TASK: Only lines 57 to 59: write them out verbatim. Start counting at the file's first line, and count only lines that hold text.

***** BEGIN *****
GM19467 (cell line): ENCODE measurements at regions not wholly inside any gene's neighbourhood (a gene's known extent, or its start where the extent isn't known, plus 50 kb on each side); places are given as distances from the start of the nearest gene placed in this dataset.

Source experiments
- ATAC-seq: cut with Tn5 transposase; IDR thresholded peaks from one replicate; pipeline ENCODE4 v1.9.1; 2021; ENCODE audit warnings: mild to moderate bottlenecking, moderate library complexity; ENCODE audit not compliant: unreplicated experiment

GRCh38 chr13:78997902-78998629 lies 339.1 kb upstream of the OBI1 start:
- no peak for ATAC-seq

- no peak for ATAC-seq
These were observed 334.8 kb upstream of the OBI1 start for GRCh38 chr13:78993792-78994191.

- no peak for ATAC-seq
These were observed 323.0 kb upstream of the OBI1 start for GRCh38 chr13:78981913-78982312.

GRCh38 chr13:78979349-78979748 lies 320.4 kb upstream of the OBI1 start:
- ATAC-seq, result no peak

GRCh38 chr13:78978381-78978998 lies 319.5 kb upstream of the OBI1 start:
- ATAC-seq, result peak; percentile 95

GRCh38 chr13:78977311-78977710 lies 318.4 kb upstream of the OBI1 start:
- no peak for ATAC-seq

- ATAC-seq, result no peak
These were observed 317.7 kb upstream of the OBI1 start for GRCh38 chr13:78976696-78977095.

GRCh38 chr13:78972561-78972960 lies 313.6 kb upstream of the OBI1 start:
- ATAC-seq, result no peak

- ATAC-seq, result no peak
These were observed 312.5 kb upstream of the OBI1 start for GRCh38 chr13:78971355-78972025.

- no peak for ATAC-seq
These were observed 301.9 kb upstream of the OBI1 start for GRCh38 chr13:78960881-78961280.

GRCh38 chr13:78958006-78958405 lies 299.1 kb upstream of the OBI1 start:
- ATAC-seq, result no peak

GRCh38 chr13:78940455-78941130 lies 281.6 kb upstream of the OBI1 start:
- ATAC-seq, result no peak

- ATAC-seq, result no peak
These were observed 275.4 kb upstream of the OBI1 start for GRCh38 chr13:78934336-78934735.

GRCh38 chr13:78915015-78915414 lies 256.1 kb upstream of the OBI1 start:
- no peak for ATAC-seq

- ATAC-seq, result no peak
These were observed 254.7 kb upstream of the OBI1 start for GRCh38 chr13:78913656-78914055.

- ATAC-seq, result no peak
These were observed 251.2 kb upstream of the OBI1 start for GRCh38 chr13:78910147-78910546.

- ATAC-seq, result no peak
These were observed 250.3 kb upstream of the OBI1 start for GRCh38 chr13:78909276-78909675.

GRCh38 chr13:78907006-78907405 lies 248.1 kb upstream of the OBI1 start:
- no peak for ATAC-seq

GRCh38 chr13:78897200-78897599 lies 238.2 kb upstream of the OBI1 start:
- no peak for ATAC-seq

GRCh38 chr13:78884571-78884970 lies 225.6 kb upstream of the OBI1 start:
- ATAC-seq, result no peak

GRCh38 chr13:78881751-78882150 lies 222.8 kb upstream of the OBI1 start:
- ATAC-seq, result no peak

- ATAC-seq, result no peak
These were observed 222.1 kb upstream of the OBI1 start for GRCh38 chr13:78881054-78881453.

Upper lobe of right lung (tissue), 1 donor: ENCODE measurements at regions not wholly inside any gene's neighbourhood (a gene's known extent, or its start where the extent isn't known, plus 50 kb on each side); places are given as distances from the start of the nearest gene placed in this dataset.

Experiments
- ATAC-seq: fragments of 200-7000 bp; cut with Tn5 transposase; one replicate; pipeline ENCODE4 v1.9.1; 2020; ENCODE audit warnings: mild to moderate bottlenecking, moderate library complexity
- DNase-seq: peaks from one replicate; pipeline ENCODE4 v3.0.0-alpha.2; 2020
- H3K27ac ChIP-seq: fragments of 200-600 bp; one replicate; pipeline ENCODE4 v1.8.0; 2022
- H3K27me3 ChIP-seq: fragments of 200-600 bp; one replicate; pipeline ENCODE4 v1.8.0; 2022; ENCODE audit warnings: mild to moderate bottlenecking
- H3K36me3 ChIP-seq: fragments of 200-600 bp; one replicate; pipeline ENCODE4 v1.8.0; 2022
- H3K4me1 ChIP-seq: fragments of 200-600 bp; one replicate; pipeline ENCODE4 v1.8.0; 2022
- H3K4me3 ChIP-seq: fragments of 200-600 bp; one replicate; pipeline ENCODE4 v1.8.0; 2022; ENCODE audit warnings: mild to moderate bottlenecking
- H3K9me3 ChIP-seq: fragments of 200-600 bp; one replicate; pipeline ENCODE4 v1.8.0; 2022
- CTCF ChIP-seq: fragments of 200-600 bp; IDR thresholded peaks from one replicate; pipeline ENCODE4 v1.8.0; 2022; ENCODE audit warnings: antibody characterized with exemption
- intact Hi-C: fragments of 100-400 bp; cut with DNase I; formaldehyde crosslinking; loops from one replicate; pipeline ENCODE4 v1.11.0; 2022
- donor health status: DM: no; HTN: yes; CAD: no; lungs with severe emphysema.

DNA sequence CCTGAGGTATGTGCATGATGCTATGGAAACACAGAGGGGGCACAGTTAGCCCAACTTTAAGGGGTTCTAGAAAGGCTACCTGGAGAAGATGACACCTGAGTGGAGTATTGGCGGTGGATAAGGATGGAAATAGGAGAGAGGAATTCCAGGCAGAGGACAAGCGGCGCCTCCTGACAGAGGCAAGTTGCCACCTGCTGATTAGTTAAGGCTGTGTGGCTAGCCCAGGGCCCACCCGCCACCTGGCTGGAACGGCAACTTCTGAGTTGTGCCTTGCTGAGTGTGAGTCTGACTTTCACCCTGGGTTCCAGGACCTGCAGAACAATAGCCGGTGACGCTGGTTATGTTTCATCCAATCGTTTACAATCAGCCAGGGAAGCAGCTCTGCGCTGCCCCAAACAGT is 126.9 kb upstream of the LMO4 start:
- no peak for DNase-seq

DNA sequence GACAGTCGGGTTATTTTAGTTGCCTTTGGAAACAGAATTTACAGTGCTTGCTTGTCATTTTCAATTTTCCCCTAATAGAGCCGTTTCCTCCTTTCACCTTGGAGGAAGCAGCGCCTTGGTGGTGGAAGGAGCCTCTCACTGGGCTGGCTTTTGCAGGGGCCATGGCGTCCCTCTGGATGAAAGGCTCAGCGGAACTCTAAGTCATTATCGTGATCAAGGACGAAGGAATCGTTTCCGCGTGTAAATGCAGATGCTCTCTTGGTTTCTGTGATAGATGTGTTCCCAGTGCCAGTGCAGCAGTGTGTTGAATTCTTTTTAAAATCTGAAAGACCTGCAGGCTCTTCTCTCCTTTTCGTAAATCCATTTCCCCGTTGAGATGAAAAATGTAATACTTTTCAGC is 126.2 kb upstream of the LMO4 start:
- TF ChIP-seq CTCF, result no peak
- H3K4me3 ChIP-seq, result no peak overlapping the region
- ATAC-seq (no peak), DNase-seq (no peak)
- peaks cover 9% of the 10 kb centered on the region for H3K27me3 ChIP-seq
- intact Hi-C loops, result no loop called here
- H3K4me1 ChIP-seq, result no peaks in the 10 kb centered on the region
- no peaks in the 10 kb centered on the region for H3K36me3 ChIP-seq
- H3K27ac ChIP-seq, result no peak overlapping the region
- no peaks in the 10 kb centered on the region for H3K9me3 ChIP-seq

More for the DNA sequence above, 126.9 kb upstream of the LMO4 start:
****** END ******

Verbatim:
- H3K9me3 ChIP-seq: fragments of 200-600 bp; one replicate; pipeline ENCODE4 v1.8.0; 2022
- CTCF ChIP-seq: fragments of 200-600 bp; IDR thresholded peaks from one replicate; pipeline ENCODE4 v1.8.0; 2022; ENCODE audit warnings: antibody characterized with exemption
- intact Hi-C: fragments of 100-400 bp; cut with DNase I; formaldehyde crosslinking; loops from one replicate; pipeline ENCODE4 v1.11.0; 2022